However, the November 2022 protests did not remain localised. Instead, public discontent against Zero-COVID policy rapidly spread across China. One of the reasons that A4 protests became significant was due to the nature and the scope of the event. Spontaneous gatherings to commemorate the victims quickly turned into public protests and the unrest spread to major urban centres across China. Second, citizens from various sections of the society like urban workers, residents, intellectuals and university students participated in the protests. Further, besides demanding the end to the Zero-COVID policy, protesters in Beijing and Shanghai, considered to be CCP’s power base, called for more political rights and for Xi Jinping to step down.15 More importantly, the Chinese diaspora and residents who could not join physically, voiced their support online.16 This concurrent nature of the protests and the large scope is highly unusual in China and was last witnessed during the 1989 Tiananmen Square protests.

    Public innovation in resisting the government, exhibited during the A4 protests, also added to the significance of the event. The blank white papers became a symbol of passive resistance against the government, whereby the protestors criticising the government’s censorship policies conveyed grief on the death of the victims and resentment against Zero-COVID policy. Besides that, netizens started a trend of “politically coming out” in favour of ending Zero-COVID. This became immensely popular in Chinese social media and was used to extend solidarity to the protestors and encourage people to speak against Zero-COVID.17 Contrary to official claims that foreign elements instigated protests, different expressions of public discontent revealed the actual exasperation with Zero-COVID policy and rejection of Beijing’s narrative of Zero-COVID being a most effective policy.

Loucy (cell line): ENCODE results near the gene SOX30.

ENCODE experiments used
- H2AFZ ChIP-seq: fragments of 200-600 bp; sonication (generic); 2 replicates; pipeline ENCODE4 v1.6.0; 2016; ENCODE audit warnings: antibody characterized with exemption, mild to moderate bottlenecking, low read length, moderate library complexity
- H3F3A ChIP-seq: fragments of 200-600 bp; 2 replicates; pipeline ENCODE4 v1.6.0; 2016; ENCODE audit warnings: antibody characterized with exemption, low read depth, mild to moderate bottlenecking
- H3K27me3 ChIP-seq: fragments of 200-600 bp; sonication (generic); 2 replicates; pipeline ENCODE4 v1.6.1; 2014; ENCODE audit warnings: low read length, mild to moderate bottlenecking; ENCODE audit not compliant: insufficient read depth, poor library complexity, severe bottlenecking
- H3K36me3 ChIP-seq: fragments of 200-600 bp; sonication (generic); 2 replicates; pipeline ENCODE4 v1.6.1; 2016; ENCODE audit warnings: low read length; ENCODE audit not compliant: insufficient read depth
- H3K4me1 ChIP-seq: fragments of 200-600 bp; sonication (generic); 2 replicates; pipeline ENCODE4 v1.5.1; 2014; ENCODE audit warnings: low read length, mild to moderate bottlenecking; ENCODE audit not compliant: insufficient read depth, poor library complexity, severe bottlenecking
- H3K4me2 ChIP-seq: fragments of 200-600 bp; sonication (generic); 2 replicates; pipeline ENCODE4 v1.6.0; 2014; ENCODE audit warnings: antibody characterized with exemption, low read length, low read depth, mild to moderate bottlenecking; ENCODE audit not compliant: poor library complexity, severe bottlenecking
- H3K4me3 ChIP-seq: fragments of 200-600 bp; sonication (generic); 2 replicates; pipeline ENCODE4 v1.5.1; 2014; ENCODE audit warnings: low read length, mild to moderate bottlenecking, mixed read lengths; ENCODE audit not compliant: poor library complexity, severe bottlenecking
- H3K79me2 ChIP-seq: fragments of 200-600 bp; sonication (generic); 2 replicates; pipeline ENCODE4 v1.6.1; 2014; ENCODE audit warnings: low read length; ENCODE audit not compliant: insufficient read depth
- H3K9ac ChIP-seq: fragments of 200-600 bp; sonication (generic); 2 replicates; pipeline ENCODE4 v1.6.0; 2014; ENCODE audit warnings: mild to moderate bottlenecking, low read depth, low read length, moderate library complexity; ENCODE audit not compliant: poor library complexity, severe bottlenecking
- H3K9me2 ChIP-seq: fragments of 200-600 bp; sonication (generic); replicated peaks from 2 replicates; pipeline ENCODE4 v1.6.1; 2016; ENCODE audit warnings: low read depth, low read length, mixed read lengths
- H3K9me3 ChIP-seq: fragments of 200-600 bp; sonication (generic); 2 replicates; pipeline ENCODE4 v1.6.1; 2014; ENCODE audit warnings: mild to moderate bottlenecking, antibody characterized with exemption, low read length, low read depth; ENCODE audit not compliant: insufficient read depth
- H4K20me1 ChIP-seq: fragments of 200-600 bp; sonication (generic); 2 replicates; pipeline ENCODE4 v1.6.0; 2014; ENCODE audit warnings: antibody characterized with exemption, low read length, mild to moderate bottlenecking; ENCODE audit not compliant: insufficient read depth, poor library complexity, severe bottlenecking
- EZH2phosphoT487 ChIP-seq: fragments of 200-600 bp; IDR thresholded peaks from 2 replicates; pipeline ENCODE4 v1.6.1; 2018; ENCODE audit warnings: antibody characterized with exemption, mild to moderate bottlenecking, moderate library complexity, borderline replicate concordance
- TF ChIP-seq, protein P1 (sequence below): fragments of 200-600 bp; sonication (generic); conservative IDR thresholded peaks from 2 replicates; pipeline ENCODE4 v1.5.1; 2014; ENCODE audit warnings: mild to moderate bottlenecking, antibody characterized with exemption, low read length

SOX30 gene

Impact of the November 2022 protests

    The impact of the November 2022 protests has been mixed in terms of immediate and enduring changes. As an immediate after-effect, public activism about government’s pandemic management increased. For instance, besides criticising the strict Zero-COVID controls, citizens expressed resentment at the central administration over the disorder and confusion created due to the abrupt end of the Zero-COVID policy.18 Thousands of negative comments criticising government’s lack of planning were posted on social media. Medical personnel demanded adequate protection kits against COVID-19 and better pay for an increased workload.19  Clearly, the general public showed willingness to take the risk and stand against government mismanagement.

    Another major impact the protests had was to convey to the Party leaders the limitation of state propaganda and made them sense public frustration over excessive social control. In effect, the demonstrators were not only protesting against the Zero-Covid policy but also the harsh implementation of Zero-Covid protocols.  Accordingly, despite dismissing the protests as being choreographed by external forces, Xi Jinping, during a meeting with European Council President Charles Michel on 1 December 2022, acknowledged that certain social groups, including students, were frustrated by China’s pandemic control policies.20